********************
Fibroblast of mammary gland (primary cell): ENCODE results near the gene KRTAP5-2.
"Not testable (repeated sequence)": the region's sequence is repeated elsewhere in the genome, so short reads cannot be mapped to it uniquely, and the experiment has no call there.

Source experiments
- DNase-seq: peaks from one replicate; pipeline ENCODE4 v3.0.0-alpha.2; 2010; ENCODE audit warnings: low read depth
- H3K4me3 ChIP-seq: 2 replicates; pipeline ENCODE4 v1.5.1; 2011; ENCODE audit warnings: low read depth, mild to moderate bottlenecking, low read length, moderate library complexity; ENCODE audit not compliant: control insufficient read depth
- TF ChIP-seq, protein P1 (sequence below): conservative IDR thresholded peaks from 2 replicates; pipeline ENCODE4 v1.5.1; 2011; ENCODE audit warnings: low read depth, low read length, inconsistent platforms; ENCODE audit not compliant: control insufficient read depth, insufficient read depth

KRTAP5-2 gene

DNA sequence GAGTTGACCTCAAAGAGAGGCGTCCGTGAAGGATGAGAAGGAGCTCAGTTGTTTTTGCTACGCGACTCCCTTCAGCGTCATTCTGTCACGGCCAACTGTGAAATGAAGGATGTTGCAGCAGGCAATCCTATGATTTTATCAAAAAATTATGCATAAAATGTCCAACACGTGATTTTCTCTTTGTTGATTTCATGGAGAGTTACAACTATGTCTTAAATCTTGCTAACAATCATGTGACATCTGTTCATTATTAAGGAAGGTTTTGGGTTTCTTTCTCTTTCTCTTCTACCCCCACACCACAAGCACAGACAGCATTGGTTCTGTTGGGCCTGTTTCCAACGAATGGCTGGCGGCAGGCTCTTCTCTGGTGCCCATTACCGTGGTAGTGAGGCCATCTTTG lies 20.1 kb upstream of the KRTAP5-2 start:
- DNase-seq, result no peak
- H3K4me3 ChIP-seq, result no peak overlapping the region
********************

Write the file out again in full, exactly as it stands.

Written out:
Fibroblast of mammary gland (primary cell): ENCODE results near the gene KRTAP5-2.
"Not testable (repeated sequence)": the region's sequence is repeated elsewhere in the genome, so short reads cannot be mapped to it uniquely, and the experiment has no call there.

Source experiments
- DNase-seq: peaks from one replicate; pipeline ENCODE4 v3.0.0-alpha.2; 2010; ENCODE audit warnings: low read depth
- H3K4me3 ChIP-seq: 2 replicates; pipeline ENCODE4 v1.5.1; 2011; ENCODE audit warnings: low read depth, mild to moderate bottlenecking, low read length, moderate library complexity; ENCODE audit not compliant: control insufficient read depth
- TF ChIP-seq, protein P1 (sequence below): conservative IDR thresholded peaks from 2 replicates; pipeline ENCODE4 v1.5.1; 2011; ENCODE audit warnings: low read depth, low read length, inconsistent platforms; ENCODE audit not compliant: control insufficient read depth, insufficient read depth

KRTAP5-2 gene

DNA sequence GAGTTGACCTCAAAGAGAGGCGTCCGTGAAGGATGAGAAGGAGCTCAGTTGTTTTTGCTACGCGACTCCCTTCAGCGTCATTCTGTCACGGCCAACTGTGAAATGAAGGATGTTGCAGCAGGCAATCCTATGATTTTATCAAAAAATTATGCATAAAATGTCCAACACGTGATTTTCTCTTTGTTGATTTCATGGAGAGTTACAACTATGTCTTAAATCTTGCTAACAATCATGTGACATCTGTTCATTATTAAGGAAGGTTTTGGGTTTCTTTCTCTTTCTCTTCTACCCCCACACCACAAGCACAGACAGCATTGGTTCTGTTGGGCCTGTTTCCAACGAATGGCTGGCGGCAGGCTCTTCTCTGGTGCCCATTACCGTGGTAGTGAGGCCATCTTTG lies 20.1 kb upstream of the KRTAP5-2 start:
- DNase-seq, result no peak
- H3K4me3 ChIP-seq, result no peak overlapping the region